Remember that whatever you do in terms of customization in your SharePoint does not carry over to the mobile apps. OOTB mobile apps are already available for SharePoint, Teams, and OneDrive. And whatever you do for customizations on the desktop version does not magically make it work with those OOTB mobile apps. So keep this in mind, especially considering the fact that with a remote workforce, more and more users access content using mobile devices.
Reason # 7: New functionality is always added
Here is another fact. Lots of functionality you previously had to develop custom apps for is no longer necessary because it already exists OOTB in SharePoint. And lots of new capabilities are added as well. For example, the ability to request files in SharePoint. Previously, you probably had to develop something custom for this, and now it is available OOTB!
Reason # 8: Ongoing changes by Microsoft
Microsoft updates SharePoint Online all the time. You can’t believe how many times I did Live Training with my clients, and I would see a button or option that was not there just yesterday! So, one thing to always keep in mind if you venture into custom development – is to make sure your changes will not be in conflict with the changes made by Microsoft.
One noteworthy example was the roll-out of the SharePoint App Bar back in 2021. It worked flawlessly for organizations that stuck to a SharePoint OOTB configuration. However, for some who did custom development, this turned into a nightmare. The SharePoint App bar, which always appears on the left side of all SharePoint sites, ran into conflicts with the custom themes and custom navigation built for certain custom themes. As a matter of fact, and as a result of the above, Microsoft, for some time, allowed for temporary disablement of the SharePoint App Bar.
Message about SharePoint App Bar within the Microsoft 365 Message Center
Reason # 9: Impact of Power Automate/Power Apps
Another thing that significantly impacted the world of custom development and 3rd party apps was the introduction of low-code solutions like Power Automate and Power Apps. While I do not consider using those apps as OOTB solutions since you kind of have to code, several workflows already exist for you to use OOTB. Examples include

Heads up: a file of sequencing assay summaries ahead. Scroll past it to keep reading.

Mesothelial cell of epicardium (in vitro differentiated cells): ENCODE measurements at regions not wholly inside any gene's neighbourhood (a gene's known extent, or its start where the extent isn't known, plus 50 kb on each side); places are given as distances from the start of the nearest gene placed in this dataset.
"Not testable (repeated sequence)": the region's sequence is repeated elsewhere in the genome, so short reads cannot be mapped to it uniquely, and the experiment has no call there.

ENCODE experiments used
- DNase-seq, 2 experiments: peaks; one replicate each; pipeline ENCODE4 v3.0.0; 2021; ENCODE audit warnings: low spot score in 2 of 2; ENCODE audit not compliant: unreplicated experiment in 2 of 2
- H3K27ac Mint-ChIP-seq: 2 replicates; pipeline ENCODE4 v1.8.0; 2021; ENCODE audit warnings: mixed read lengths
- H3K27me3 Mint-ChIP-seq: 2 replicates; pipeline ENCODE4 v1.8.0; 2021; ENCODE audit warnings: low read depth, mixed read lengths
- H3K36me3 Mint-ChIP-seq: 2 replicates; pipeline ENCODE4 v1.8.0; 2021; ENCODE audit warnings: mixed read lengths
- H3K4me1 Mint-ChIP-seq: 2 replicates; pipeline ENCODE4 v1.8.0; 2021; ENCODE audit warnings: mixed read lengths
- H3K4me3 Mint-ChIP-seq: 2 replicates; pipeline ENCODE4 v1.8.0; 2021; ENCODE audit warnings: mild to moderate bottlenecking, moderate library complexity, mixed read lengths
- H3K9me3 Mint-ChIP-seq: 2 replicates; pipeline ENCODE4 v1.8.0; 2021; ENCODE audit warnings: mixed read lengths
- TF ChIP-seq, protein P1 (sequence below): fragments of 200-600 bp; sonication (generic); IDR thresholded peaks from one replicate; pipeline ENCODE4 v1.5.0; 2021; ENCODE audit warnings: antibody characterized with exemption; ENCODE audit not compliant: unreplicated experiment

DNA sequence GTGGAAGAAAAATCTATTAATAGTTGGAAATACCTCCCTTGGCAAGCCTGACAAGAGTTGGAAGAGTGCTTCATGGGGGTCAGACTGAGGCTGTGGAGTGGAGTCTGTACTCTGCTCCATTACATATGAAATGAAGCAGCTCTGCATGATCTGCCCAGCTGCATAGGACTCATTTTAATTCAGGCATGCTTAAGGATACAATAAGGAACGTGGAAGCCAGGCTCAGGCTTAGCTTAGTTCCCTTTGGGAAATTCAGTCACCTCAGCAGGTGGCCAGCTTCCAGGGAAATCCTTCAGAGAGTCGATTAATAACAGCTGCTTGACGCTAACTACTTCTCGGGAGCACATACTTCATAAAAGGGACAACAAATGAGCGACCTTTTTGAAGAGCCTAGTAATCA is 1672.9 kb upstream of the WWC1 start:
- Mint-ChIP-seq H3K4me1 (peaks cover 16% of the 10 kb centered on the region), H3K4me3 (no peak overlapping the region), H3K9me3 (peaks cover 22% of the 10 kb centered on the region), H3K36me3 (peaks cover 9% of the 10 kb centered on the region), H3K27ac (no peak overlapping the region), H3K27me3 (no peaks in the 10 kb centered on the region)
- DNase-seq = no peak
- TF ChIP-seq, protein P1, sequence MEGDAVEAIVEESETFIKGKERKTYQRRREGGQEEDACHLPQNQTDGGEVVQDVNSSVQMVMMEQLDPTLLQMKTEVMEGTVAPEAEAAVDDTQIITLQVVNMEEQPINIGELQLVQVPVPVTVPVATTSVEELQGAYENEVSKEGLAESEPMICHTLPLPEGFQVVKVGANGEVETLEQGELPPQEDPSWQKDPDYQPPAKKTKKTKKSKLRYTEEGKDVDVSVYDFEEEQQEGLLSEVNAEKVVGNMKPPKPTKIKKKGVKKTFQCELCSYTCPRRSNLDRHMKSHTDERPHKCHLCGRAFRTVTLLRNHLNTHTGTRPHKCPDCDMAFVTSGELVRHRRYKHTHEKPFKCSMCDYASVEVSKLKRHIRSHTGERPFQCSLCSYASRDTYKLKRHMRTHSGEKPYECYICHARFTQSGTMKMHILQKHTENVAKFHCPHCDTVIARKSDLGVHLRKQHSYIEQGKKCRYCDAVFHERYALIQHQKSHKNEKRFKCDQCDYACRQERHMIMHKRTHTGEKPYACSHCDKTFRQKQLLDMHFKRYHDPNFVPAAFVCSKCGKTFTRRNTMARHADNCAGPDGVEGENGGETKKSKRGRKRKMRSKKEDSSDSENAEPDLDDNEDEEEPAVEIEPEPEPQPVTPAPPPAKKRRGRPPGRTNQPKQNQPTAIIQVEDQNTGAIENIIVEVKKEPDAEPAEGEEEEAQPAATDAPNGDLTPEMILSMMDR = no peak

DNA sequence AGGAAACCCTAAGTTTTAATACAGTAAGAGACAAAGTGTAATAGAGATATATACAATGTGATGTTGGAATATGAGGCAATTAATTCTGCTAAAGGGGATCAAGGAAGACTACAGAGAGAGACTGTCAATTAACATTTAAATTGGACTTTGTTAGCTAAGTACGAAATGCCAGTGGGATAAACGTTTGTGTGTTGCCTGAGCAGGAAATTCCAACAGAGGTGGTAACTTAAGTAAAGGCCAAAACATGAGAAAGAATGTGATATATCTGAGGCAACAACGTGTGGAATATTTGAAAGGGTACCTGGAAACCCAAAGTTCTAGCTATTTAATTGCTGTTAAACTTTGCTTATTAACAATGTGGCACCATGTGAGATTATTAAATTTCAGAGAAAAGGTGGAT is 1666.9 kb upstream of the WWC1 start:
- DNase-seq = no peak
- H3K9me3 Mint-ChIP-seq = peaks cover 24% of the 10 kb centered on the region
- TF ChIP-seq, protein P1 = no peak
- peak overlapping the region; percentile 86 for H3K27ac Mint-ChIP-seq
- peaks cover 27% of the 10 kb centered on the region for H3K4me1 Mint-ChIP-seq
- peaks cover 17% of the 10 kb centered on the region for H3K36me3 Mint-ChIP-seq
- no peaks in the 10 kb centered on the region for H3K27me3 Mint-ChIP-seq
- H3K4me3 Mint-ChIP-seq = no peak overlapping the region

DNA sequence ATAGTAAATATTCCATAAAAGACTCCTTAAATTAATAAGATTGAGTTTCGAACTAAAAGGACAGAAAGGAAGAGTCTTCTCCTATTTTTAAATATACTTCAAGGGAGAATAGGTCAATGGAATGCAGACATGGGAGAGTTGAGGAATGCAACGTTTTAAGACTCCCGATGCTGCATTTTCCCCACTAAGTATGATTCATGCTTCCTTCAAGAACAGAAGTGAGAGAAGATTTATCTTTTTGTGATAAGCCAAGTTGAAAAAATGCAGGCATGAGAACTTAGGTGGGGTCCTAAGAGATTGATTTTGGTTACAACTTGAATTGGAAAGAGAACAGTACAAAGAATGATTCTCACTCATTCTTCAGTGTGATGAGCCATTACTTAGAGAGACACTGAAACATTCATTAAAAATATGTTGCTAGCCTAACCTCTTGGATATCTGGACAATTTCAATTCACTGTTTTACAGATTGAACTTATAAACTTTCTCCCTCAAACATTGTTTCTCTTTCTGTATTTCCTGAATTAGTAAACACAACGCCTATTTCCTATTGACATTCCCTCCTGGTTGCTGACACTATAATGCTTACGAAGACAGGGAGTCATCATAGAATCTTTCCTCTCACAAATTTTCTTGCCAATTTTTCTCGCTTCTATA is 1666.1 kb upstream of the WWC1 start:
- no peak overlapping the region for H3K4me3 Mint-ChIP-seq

In addition, many OOTB templates exist in Power Automate and Power Apps for various use cases and scenarios.
Reason # 10: Flat Information Architecture
Finally, another thing to remember with custom development and 3rd party web parts is that we have the concept of Flat Information Architecture in modern SharePoint. What that means is that what used to be a site collection with subsites are now separate top-level sites. In other words, custom development on one modern site does not translate into another. Or, if you installed a nice-looking theme on one site, it won’t be available on other sites.
So, hopefully, I provided enough reasons to consider and stick to an Out-of-the-box approach. That said, I am not necessarily saying that you should avoid custom development or 3rd party apps and web parts. Some use cases might warrant it, especially for larger organizations that need such integrations with 3rd party CRMs, systems, and other software or simply need functionality that is not available in SharePoint. But, you should definitely first get familiar with what is already available in SharePoint and see if it will work for you. And, of course, be familiar with the consequences I outlined in this article.